Download The Right to Silence in Transnational Criminal Proceedings: by Fenella M. W. Billing PDF

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By Fenella M. W. Billing

This ebook considers the effectiveness and equity of utilizing foreign cooperation to procure confession proof or facts of a suspect or accused person’s silence throughout borders. this can be a query of stability in proscribing and retaining the appropriate to silence. The functioning of the acceptable legislation in Denmark, England and Wales and Australia is analysed on the subject of investigative and trial measures comparable to police wondering, administrative wondering powers, covert surveillance and using silence as proof of guilt.On the nationwide point, this paintings examines the way family principles stability the appropriate to silence in nationwide felony complaints, and no matter if investigative and trial ideas produce continuity during the legal complaints as an entire. From the transnational point of view, comparative criminal research is used to figure out no matter if the nationwide continuity could be disrupted to such an volume that cooperation within the amassing of confession proof reasons unfairness. From the overseas standpoint, this study compares the proper to silence lower than the ICCPR and the ECHR to spot the general impact of cooperating below specific human rights frameworks at the query of balance.

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20–21. 99 Crawford (2012), p. 21. 100 Crawford (2012), pp. 42–43; Moeckli et al. (2010), pp. 118–122. 101 Crawford (2012), p. 194; Moeckli et al. (2010), p. 120. 102 Crawford (2012), p. 24. 103 Nevertheless, the reality is that judicial decisions contribute greatly to the development of international law by interpreting the treaties and filling out their meaning. 104 International and national courts make frequent crossreferences to the way in which an area of law has been developed by another court.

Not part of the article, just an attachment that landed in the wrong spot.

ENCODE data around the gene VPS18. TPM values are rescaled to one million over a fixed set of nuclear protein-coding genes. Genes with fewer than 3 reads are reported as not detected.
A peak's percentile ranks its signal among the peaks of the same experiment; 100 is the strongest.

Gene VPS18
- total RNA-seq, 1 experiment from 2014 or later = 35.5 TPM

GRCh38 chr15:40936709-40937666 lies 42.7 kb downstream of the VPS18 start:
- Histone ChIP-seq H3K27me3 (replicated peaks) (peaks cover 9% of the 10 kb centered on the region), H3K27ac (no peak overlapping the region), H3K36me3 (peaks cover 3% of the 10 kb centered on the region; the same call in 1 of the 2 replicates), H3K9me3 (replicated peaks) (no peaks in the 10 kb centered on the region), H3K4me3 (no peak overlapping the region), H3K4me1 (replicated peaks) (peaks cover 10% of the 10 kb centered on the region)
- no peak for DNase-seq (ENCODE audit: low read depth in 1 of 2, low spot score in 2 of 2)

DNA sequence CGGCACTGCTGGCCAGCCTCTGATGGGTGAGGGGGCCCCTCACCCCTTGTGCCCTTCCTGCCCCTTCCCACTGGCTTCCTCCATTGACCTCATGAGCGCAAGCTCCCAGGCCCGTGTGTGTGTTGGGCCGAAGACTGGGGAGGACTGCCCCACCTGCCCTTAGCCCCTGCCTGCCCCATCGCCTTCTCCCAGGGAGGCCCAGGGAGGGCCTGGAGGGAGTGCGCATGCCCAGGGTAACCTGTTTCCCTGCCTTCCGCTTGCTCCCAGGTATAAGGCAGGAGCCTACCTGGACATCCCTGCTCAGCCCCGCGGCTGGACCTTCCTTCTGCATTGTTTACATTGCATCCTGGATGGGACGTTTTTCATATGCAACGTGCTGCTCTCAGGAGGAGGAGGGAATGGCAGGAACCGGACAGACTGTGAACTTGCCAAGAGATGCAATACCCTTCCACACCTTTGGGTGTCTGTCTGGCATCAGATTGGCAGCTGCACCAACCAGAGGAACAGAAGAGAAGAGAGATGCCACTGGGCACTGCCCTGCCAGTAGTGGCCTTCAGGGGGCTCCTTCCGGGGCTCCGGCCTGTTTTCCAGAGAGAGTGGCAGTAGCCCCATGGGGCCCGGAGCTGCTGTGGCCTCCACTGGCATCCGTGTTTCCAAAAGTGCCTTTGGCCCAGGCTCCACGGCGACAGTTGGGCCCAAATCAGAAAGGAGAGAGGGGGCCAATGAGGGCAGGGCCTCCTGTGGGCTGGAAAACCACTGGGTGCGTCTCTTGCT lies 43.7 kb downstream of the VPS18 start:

88. 156 Waaben and Langsted (2011), p. 18. 157 Victorian Law Reform Commission (2009), p. 26. 158 McCullough v The Queen [1982] Tas. R. 43 at 57. 159 This is particularly so in the legal systems of Council of Europe countries that have ratified the ECHR and come under the supervision of the ECtHR. The right to a fair trial has become the most relevant way of defining and analysing fairness in the modern criminal trial. The right to a fair trial encapsulates the safeguards that are necessary to bring about justice, also for the suspect or accused.

Nevertheless, judicial decisions of national and international courts dealing with torture, ill-treatment or dishonesty may be indirectly relevant where they add to the interpretation of the meaning of ‘fairness’ in the context of the right to silence. Often, when the question of fairness and admissibility of evidence is raised in criminal cases, this is in relation to cases of entrapment. In situations of entrapment there is a direct involvement of law enforcement officers in the commission of crime.

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